In anticipation of this weekend’s series against the Philadelphia Phillies, Bill Baer of the Philadelphia Phillies SweetSpot Blog Crashburn Alley and I exchanged some questions in order to help ourselves and our readers become familiar with the teams. I asked Bill seven questions about his Philadelphia Phillies, and he asked me seven about our Milwaukee Brewers. My responses to his questions are over at Crashburn Alley here; Bill’s answers to my questions can be seen below. Bill is also a writer for Baseball Prospectus, Baseball Daily Digest, and HEATER Magazine.
Jack Moore: The Phillies are sitting a game and a half ahead of the field in the NL East – including the wildly surprising 19-15 Nationals – but the division is very close, and Atlanta and Florida are only 4.5 games behind. How confident are you that the Phillies will hold on to the division, and barring that, at least a playoff berth?
Bill Baer: The Phillies have played .606 baseball without their lead-off hitter and slick-fielding shortstop Jimmy Rollins, just four combined starts between Joe Blanton and J.A. Happ, without their Plan A and B closers in Brad Lidge and Ryan Madson, and without their LOOGY in J.C. Romero. With health, the Phillies are an even scarier bunch.
I may have overrated the Braves going into the season, especially their pitching staff. Tommy Hanson has been the only reliable starter. Hudson has had good results but has benefited from an unsustainable .235 BABIP. The Mets are nothing more than a .500 team as their entire roster is infected with mediocrity and their pitching staff issues walks at far too high a clip. The Nationals have benefited from the flukish contributions from Ivan Rodriguez and Livan Hernandez.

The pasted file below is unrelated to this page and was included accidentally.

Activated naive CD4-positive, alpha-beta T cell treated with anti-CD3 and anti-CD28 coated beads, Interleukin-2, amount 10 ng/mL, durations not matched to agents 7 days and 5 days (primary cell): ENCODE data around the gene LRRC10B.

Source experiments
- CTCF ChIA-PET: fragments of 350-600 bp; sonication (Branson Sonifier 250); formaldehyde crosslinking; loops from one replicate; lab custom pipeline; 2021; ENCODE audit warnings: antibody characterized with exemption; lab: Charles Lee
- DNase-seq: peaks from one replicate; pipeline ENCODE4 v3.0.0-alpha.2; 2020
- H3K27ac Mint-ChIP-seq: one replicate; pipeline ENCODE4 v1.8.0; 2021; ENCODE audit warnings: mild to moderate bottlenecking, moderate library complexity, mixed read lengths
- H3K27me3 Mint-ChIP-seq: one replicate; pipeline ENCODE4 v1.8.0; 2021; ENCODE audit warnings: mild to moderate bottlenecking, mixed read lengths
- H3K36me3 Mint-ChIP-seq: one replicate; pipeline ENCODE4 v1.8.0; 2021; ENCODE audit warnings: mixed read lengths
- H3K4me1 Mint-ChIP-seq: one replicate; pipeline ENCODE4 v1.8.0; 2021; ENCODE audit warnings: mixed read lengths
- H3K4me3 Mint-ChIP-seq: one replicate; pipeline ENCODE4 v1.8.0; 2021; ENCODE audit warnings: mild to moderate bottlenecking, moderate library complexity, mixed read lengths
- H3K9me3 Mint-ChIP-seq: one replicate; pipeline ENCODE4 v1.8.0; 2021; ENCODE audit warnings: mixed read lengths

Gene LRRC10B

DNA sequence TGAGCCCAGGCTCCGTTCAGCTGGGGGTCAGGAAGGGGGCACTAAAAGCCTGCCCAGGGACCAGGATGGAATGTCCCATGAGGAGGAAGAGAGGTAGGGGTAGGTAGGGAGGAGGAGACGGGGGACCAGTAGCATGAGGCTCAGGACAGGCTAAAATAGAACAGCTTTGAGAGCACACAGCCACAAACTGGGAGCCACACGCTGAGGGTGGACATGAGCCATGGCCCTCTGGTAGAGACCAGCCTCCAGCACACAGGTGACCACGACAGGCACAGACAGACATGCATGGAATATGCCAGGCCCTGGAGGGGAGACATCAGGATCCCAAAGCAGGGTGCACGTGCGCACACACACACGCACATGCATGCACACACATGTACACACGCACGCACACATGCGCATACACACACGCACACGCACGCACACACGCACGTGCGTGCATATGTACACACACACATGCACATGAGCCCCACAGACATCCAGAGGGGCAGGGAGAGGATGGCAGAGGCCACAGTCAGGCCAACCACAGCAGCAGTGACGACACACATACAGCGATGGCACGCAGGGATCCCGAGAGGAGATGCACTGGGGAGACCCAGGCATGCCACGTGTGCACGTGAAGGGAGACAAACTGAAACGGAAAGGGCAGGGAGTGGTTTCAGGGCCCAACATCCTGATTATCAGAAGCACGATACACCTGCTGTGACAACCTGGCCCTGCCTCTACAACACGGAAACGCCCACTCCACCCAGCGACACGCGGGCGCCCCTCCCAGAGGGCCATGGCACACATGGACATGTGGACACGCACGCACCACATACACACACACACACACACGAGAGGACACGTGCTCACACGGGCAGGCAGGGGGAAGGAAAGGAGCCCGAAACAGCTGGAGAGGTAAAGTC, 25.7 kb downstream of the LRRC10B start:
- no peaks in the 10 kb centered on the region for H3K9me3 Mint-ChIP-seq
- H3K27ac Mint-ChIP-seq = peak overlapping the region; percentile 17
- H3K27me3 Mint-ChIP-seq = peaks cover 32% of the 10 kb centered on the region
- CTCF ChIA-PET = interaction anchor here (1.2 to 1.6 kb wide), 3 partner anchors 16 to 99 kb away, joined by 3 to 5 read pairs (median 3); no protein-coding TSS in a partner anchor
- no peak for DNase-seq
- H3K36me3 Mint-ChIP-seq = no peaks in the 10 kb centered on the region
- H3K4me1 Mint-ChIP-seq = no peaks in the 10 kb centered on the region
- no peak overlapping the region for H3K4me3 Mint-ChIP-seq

The team that really scares me in the NL East is the Florida Marlins. That pitching staff is nothing to joke about and they will eventually manage some offense out of their outfielders. They are definitely a team that can win 90 games if they can pull it together.
Overall, though, I think the Phillies are clearly the class of the National League and, barring some unforeseen circumstances, should be the favorites to return to the World Series. Unlike the last couple years, however, they have been bitten badly by the injury bug. If this trend continues, their path to the playoffs becomes much more difficult.
JM: Of course, the major story this year so far with the Phillies, at least from an outsider perspective, is Ryan Howard’s new contract. Reactions have ranged from “the apocalypse” to “it’s not so bad” in the sabermetric blogosphere. Do you fall on that spectrum, and if so, where?
BB: On a scale of 1-10, with 1 being an absolutely awful decision and 10 being a totally awesome decision, I rate the deal at about a 3. Ryan Howard is a one-dimensional player already in his 30’s. His extension is worth $125 million from 2012-16 with the final year being his age-36 season. Not too many power-only hitters have continued to produce past their mid-30’s. Jim Thome comes to mind but he is clearly an exception to the rule.
Phillies beat writers have scoffed at the stats people for relying on the actuarial tables to judge the deal. Ryan Lawrence of the Delaware County Daily Times spends a lot of time around the players and I don’t think you can discount the first-hand knowledge he provides. He has said that Howard is in tremendous shape and has been extremely dedicated to improving his defense.
However, he has been at best an average defender and there’s no reason to expect him to turn into Don Mattingly in his mid-30’s. His bat is already in decline. I just don’t like the deal, even if he is a fan favorite, handles the media and high-pressure situations well, and shows dedication. The numbers don’t lie. The probability of him living up to his contract are very low.
JM: Catcher Carlos Ruiz has a .472 OBP and a .418 wOBA. He’s a career .347 OBP, .320 wOBA hitter. What’s the deal? This can’t be for real, can it?
BB: No. Ruiz has, however, improved his walk rate each year he has been in the Majors. While he won’t continue to draw walks at a 20% clip as he has been so far in 2010, his plate discipline is not an illusion. The rest of his on-base percentage has been predicated on a .403 BABIP which will certainly regress towards his career .271 average BABIP. I would say a .350-.360 wOBA is not out of the question by the end of the season, but certainly not .418.